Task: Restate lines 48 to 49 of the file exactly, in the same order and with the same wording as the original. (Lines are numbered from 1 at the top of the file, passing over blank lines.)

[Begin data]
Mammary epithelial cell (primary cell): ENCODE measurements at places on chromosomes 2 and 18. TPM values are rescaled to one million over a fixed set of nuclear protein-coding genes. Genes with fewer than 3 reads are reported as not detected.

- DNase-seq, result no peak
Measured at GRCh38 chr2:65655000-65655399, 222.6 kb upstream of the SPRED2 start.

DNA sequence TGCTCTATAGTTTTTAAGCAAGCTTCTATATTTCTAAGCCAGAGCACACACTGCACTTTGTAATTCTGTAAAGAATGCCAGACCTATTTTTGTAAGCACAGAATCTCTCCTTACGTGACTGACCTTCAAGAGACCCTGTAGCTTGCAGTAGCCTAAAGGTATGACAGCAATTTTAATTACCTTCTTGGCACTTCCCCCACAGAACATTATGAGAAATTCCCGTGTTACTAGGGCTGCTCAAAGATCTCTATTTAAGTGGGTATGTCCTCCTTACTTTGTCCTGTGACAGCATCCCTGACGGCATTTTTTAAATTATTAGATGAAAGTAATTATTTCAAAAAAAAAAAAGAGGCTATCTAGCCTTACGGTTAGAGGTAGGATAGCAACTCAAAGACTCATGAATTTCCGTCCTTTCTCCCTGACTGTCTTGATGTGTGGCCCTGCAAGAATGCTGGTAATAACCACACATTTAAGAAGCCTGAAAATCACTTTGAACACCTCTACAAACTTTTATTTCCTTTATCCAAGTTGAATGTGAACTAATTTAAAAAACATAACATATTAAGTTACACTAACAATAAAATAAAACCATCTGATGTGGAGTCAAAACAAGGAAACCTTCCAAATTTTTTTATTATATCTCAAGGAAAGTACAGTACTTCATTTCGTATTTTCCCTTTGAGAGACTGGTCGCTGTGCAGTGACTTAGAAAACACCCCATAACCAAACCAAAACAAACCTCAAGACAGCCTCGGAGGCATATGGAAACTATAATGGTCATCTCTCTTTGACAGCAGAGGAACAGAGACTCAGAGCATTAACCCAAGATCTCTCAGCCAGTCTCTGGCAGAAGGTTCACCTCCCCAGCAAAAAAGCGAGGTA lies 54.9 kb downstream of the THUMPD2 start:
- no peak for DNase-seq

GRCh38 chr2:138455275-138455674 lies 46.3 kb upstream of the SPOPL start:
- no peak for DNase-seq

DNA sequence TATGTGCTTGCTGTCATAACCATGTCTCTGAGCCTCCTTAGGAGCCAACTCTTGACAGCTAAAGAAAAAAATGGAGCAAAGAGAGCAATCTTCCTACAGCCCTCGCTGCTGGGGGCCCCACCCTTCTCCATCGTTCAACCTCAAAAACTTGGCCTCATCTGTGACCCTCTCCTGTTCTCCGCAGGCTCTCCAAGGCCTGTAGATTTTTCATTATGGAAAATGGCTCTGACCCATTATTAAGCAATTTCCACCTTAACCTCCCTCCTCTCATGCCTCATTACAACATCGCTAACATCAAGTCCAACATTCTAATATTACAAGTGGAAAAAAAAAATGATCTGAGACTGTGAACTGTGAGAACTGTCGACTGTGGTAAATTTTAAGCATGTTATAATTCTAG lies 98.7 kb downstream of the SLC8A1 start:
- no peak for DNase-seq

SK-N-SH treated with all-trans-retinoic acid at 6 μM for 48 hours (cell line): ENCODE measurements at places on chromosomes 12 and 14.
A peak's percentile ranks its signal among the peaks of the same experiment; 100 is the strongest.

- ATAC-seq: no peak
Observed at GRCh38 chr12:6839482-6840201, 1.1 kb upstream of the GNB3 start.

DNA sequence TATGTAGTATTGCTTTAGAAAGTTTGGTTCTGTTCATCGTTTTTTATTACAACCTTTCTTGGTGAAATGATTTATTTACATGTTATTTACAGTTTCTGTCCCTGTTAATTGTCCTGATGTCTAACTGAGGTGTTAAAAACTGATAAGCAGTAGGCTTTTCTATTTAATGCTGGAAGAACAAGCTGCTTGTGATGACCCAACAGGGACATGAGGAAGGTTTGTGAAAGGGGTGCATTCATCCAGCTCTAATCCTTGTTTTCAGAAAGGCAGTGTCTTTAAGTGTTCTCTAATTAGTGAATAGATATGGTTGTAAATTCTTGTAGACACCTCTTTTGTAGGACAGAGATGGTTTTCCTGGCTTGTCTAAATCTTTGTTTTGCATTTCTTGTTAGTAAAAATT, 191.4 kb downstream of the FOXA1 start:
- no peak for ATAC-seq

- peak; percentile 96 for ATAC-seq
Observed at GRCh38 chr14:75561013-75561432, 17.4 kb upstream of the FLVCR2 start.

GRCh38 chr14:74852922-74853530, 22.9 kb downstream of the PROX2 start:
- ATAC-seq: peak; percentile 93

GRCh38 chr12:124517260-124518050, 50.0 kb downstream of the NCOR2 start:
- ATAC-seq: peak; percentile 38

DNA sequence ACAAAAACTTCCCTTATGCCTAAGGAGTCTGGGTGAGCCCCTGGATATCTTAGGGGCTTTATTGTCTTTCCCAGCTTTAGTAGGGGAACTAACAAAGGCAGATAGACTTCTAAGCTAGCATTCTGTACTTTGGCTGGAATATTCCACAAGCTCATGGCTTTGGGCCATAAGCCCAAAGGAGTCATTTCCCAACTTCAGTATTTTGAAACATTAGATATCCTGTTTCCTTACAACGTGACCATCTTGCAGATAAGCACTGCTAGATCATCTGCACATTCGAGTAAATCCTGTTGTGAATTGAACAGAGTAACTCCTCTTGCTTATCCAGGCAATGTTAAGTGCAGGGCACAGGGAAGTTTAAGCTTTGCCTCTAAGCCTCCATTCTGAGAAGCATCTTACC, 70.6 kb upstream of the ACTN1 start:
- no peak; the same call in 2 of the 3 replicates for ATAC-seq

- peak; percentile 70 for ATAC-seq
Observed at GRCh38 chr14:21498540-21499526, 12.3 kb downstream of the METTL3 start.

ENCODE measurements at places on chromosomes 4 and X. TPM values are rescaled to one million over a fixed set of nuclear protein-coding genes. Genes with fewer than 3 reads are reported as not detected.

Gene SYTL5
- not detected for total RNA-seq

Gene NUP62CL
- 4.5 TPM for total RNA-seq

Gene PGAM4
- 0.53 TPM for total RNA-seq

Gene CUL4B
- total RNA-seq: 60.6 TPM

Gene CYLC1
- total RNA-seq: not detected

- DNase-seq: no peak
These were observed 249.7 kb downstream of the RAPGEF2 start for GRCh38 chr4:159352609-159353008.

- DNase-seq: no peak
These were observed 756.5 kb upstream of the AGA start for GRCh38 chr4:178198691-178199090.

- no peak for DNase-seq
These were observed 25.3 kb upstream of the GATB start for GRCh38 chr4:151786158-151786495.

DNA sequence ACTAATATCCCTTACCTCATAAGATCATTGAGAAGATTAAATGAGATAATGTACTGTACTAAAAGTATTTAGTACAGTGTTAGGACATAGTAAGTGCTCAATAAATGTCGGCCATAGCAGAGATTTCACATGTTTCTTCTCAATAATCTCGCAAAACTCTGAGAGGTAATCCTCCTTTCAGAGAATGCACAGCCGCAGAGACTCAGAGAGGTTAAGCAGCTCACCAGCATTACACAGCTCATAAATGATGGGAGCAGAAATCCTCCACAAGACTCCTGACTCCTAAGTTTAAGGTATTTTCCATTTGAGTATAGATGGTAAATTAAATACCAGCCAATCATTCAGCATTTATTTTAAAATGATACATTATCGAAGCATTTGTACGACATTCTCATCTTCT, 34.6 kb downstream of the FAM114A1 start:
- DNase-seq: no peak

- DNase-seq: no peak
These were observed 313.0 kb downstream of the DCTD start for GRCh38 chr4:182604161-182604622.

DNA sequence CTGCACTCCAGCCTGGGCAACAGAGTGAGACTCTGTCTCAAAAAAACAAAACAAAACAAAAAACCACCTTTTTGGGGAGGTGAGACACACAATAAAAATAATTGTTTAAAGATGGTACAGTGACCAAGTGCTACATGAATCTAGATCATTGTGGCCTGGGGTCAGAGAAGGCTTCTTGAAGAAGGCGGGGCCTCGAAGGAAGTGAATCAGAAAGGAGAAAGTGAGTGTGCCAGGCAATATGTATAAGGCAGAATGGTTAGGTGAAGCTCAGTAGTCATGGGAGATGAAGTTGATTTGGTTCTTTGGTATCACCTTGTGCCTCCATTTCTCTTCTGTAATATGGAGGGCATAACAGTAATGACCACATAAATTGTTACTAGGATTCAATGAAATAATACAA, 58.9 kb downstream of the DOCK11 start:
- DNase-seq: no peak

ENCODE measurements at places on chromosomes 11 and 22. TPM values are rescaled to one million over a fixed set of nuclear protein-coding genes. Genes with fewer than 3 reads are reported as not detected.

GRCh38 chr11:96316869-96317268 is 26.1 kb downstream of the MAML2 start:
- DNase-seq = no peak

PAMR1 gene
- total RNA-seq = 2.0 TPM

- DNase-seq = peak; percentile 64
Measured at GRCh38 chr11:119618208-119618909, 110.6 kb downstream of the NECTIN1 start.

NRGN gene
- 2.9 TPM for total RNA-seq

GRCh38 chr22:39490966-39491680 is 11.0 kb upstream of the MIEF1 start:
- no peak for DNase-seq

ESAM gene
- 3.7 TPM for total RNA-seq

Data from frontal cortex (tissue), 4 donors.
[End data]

- DNase-seq: no peak

ENCODE measurements at places on chromosomes 11 and 22. TPM values are rescaled to one million over a fixed set of nuclear protein-coding genes. Genes with fewer than 3 reads are reported as not detected.